Water damage is probably the worst thing that can happen to a camper, short of having a catastrophic wreck. This is something that everyone who owns a camper must guard against and it is faily easy to do. Camper manufactures recommend that you check the seals on your roof once a year. If you find any cracks in the seals or small holes, they must be resealed immediately, otherwise water will seap down into the roof area and eventually cause it to rot. Use a recommended rubber roof sealer. Any other areas around the camper where you have joints that are caulked, you must check them to make sure there are no cracks or holes in the joints. If there are openings , then they must be immediately recaulked. This can be done by using a clear silicon sealer.
Do yourself a favor and do some preventive maintainance against water damage and your camper will last a very long time. If you think that you have water damage, take your camper into a service shop and have it checked.
Summer is rapidly approaching, which means that those of us who are using or will be using the airconditioners in the camper need to do a little preventive maintanance in order to keep the units operating properly. This requires that you to climb on top of your camper and remove the airconditioner shroud. You need to clean and inspect the unit. If you are able, use a compressed air source to blow the dirt and other debris from around the unit. If the coils are extra clogged, you can buy a coil cleaner at an auto parts store and use it to clean the coils. You should then drop the interior unit and tighten the bolts that hold the unit in place. Clean the air filter frequently to keep the unit running efficiently.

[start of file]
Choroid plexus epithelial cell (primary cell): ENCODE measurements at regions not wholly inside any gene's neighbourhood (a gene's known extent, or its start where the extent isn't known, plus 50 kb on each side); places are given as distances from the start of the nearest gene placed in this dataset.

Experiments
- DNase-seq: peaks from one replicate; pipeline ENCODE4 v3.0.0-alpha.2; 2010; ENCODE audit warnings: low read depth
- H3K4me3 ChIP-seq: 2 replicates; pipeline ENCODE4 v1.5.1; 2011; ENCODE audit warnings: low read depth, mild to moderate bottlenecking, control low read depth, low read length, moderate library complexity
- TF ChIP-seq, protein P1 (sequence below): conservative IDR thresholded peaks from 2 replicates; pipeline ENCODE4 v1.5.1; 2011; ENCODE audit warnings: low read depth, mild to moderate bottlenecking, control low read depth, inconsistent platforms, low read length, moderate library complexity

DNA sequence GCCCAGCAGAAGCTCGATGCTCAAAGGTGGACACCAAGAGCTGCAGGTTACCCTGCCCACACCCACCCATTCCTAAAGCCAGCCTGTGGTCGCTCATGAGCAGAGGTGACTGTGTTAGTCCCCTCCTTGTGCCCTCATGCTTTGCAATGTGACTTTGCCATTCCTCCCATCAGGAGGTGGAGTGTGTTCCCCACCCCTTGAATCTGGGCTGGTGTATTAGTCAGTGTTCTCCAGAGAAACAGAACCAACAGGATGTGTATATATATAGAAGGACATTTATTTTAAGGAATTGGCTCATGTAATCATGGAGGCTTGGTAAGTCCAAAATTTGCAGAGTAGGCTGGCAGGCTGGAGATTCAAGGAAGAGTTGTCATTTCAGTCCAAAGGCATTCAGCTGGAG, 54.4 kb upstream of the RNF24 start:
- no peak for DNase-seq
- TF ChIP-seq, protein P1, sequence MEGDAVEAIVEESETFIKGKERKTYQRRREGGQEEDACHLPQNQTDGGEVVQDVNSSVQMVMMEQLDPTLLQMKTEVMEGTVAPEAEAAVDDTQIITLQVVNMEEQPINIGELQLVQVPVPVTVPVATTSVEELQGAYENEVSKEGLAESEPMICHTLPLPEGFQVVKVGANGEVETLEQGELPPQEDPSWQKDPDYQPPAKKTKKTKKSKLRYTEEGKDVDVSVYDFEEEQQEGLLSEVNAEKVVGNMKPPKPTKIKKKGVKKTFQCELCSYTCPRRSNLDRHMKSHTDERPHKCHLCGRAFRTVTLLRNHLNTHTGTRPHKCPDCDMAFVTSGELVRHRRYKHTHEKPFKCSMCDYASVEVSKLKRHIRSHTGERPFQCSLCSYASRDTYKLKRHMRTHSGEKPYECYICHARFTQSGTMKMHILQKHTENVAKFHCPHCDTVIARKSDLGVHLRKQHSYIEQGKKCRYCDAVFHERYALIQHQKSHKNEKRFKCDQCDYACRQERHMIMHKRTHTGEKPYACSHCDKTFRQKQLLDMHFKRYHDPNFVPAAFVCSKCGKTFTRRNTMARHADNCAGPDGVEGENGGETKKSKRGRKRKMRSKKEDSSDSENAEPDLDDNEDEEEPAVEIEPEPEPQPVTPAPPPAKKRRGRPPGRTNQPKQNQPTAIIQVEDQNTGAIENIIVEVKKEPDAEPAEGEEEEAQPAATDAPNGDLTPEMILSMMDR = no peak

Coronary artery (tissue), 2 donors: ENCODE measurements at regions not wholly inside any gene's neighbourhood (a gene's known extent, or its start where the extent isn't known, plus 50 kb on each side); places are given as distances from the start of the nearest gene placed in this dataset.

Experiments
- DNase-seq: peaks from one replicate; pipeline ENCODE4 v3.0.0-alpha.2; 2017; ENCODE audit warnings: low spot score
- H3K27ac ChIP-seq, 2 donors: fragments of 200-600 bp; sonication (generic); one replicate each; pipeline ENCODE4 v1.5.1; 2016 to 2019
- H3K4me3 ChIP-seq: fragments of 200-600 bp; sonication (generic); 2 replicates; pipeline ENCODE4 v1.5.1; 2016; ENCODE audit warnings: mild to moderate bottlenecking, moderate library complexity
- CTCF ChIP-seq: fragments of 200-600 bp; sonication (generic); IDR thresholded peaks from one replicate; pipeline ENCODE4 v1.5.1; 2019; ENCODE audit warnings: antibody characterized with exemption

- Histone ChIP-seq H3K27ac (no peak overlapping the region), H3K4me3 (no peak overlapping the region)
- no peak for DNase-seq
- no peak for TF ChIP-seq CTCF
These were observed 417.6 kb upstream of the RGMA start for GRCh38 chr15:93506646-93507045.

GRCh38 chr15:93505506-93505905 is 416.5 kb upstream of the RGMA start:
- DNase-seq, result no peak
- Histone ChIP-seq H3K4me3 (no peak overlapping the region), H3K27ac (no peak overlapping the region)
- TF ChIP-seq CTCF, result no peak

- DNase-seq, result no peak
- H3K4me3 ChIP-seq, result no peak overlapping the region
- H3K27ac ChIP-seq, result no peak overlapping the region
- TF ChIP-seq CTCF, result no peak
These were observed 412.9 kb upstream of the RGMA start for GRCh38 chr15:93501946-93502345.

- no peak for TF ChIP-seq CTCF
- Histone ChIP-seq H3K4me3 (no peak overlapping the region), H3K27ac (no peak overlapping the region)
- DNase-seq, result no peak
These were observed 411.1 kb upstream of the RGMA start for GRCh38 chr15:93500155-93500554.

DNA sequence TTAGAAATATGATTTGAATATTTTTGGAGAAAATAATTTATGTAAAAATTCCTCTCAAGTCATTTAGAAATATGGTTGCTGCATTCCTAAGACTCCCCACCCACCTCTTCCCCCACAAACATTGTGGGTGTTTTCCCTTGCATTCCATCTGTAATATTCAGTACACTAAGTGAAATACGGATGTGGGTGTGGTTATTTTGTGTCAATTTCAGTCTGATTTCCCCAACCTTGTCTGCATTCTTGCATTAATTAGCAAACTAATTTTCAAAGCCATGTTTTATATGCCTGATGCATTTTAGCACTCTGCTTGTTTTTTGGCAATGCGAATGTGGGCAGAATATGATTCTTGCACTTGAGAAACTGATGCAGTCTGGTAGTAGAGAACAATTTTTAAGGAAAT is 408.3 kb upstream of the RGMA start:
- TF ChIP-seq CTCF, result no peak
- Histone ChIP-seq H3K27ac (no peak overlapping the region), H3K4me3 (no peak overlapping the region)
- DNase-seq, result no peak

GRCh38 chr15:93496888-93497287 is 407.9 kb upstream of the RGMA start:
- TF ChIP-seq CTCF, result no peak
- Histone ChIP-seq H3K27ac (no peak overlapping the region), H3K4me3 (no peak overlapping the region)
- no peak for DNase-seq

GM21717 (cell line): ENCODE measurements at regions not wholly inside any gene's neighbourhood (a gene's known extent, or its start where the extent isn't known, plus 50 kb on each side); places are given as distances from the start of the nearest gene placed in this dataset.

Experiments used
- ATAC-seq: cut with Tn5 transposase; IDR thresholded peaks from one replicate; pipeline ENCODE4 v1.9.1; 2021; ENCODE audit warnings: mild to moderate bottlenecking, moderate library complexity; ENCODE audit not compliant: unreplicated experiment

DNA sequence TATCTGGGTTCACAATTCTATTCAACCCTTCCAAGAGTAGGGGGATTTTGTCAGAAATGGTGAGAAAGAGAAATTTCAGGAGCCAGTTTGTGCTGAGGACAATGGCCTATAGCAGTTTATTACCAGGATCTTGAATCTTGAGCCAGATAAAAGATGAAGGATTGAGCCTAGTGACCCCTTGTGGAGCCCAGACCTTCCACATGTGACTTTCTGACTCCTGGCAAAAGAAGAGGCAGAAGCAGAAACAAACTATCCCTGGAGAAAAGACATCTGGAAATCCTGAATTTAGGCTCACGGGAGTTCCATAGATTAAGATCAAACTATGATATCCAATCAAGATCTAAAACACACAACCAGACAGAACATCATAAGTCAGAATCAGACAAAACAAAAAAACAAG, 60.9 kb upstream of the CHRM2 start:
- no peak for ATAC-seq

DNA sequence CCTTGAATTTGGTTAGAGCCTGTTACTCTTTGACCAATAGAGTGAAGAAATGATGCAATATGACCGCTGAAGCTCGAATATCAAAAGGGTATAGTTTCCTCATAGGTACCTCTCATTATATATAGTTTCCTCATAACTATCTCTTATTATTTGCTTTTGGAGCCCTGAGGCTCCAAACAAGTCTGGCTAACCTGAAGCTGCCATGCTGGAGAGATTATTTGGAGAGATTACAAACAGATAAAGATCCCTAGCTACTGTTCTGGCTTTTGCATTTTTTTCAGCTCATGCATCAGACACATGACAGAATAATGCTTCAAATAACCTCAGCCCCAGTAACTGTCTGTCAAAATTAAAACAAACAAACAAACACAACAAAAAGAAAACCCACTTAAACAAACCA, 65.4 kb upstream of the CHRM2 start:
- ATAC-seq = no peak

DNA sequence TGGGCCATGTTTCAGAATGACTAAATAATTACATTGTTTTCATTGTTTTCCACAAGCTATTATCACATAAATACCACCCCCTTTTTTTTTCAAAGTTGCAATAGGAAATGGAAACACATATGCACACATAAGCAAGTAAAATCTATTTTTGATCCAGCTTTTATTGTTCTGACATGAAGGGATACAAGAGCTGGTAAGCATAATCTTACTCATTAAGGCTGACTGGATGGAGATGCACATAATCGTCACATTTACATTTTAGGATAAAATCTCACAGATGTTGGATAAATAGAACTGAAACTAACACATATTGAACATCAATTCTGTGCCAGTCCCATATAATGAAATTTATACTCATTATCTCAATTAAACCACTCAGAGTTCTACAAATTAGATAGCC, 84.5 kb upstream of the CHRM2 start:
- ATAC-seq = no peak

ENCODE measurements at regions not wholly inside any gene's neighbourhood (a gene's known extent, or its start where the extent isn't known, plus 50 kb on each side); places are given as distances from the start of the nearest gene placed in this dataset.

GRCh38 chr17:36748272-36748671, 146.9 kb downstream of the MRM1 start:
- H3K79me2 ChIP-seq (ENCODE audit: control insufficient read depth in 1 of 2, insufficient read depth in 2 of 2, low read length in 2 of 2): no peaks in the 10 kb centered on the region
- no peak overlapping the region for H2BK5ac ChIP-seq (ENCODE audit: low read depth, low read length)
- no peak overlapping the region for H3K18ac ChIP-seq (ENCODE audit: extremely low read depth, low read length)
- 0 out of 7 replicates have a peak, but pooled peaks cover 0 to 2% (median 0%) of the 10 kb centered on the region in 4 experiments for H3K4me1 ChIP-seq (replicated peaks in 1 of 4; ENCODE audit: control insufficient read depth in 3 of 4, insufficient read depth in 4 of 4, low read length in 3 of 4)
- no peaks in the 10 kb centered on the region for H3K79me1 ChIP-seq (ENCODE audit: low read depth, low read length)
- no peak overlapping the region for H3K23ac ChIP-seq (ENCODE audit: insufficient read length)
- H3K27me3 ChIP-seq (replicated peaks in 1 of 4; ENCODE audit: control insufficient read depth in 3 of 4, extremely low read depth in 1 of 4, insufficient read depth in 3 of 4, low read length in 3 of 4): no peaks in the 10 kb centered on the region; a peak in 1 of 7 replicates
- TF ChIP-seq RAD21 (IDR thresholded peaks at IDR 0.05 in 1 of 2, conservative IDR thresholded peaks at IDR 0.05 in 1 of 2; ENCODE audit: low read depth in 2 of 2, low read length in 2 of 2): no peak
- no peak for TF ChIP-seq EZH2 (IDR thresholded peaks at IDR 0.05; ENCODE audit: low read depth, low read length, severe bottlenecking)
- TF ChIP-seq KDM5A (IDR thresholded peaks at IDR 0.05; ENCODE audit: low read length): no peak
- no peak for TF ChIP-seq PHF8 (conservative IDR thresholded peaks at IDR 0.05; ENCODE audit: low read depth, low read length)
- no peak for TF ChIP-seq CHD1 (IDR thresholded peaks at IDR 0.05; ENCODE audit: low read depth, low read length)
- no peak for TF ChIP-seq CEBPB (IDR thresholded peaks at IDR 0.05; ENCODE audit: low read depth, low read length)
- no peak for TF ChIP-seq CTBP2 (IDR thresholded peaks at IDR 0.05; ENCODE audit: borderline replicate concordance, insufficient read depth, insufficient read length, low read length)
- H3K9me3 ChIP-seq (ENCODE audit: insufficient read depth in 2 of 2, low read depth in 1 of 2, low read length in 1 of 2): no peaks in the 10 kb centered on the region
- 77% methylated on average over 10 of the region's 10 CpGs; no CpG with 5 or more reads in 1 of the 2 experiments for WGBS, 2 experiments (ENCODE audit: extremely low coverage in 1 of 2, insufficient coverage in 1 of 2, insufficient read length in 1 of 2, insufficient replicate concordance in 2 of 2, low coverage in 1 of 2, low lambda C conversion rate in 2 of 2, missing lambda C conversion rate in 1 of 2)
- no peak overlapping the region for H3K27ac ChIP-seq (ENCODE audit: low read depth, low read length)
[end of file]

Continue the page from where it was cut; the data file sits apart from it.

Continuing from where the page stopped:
The above proceedure requires climbing on your roof which, for some people may not be practical or recommended due to the danger of falling. You should do this at your own risk. If you need this done you might want your nearest service specialist to perform the task.